EU acts against harm from biofuel crops
- 17 October 2012
- From the section Europe
The EU is changing its policy on biofuels to encourage energy production from waste rather than from food crops.
The European Commission says clearing land in order to plant biofuel crops can often cancel out the environmental benefits of biofuel. In some cases forests are chopped down.
The EU is putting a cap of 5% on the food-based biofuel allowed in the renewable energy used in transport.
The EU's total renewable energy target for transport fuel is 10% by 2020.
The Commission will change the 2009 Renewable Energy Directive and the 1998 Fuel Quality Directive.
New biofuel installations will have to meet a minimum 60% threshold in terms of their efficiency in reducing greenhouse gas emissions.
BBC environment analyst Roger Harrabin says some environmentalists had supported the biofuel laws in the first instance, before the side-effects became understood.
The UN has appointed a special rapporteur on the right to food, Olivier De Schutter, who has sharply criticised the direct and indirect effects of biofuels on the poor.
Now the EU is trying to shift biofuel production from food crops to farm waste, algae and straw.
Clearing land to plant food for biofuel releases the greenhouse gas carbon dioxide (CO2) through ploughing and can involve deforestation, which reduces the "carbon sinks" - the trees that absorb CO2.
'End support for biofuels'
A spokeswoman for the poverty action group Oxfam, Tracy Carty, welcomed the EU's new 5% cap but said the proposal would not go far enough.
"The cap is higher than the current levels of biofuels use and will do nothing to reduce high food prices," she said.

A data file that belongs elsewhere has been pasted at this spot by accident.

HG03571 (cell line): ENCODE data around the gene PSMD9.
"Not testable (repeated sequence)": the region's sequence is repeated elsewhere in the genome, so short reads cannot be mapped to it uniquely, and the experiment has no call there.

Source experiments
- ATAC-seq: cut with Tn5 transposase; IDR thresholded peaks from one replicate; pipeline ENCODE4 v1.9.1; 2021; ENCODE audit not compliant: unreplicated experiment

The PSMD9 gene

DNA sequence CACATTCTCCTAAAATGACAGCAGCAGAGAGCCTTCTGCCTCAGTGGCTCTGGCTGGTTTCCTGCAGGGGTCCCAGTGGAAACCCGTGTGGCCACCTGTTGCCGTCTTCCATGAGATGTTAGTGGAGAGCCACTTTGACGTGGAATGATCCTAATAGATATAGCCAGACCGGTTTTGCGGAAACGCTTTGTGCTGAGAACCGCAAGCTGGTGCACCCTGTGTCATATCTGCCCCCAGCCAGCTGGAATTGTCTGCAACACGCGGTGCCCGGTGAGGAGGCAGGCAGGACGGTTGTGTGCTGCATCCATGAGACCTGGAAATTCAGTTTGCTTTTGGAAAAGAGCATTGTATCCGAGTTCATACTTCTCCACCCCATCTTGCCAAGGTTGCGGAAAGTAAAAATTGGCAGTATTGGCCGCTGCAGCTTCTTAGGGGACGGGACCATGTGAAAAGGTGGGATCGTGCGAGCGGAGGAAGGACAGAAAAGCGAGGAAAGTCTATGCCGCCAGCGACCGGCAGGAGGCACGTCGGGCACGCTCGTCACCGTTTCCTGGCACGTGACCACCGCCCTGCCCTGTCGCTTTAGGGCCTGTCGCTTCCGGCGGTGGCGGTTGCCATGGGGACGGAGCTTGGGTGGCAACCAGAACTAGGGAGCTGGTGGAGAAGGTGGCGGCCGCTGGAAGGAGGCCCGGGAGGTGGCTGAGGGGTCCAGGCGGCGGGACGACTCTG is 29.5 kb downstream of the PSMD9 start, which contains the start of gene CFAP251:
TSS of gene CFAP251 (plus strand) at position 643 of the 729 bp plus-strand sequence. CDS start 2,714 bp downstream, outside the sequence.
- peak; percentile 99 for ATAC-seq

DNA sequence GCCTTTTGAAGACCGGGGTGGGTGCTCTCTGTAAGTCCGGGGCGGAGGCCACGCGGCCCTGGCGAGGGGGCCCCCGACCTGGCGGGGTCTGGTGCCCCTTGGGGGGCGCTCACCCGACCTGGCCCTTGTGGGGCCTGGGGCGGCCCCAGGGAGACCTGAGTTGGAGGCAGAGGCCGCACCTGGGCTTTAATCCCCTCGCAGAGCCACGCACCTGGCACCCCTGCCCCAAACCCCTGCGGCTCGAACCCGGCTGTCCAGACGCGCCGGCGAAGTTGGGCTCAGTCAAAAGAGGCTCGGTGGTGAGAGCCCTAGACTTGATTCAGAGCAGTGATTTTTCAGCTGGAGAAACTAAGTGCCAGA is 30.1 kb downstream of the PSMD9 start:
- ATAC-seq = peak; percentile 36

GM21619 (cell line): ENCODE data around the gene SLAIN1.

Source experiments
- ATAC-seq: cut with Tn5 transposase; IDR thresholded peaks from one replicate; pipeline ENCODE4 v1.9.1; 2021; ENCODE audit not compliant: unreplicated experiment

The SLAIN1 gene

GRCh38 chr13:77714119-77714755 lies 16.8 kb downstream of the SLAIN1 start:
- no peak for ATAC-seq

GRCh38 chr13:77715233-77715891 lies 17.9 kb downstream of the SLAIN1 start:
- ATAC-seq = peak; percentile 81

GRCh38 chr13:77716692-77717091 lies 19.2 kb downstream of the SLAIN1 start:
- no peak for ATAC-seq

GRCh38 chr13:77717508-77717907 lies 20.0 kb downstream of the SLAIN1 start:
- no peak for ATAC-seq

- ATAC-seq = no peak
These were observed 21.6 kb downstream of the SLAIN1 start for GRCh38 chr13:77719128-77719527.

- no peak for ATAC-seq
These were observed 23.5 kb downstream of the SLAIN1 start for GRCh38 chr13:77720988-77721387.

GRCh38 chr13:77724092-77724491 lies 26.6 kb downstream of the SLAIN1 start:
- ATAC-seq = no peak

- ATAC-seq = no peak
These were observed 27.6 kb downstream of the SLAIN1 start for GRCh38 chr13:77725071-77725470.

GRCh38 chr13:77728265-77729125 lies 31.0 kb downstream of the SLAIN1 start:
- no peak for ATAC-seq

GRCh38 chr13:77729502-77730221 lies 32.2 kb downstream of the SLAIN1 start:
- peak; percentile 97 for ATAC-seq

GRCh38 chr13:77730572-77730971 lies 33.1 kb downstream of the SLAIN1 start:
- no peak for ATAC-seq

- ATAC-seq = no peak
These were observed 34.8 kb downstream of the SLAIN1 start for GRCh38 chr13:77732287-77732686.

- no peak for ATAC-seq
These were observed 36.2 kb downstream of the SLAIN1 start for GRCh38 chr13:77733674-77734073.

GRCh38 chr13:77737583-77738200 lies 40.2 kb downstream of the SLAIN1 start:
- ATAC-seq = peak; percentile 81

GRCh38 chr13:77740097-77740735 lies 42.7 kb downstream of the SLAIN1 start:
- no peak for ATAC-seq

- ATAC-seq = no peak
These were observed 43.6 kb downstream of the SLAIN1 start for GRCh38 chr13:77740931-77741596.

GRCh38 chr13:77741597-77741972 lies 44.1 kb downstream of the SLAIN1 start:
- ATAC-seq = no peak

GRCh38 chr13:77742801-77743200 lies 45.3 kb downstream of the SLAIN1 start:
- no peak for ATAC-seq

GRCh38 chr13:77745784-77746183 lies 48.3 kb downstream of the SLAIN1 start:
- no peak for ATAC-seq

"The British government must up the pressure on other European member states to scrap its current targets and end all support for biofuels. With close to 900 million people going hungry every day, we cannot continue diverting valuable food into fuel."
Earlier, the EU Commissioner for Climate Action, Connie Hedegaard, said: "We must invest in biofuels that achieve real emission cuts and do not compete with food.
"We are of course not closing down first generation biofuels, but we are sending a clear signal that future increases in biofuels must come from advanced biofuels."
The European Renewable Ethanol Association (ePURE) rejected the suggestion that biofuel crops were putting too much pressure on food production.
"Global grain use for biofuels is minuscule and nowhere near enough to inflate prices significantly. Singling out biofuels for blame for rising food prices is simply reckless and only serves to damage public confidence in good biofuels", said ePURE's Secretary General Rob Vierhout.
"Europe has enough grain to produce both its food and fuel needs," he added.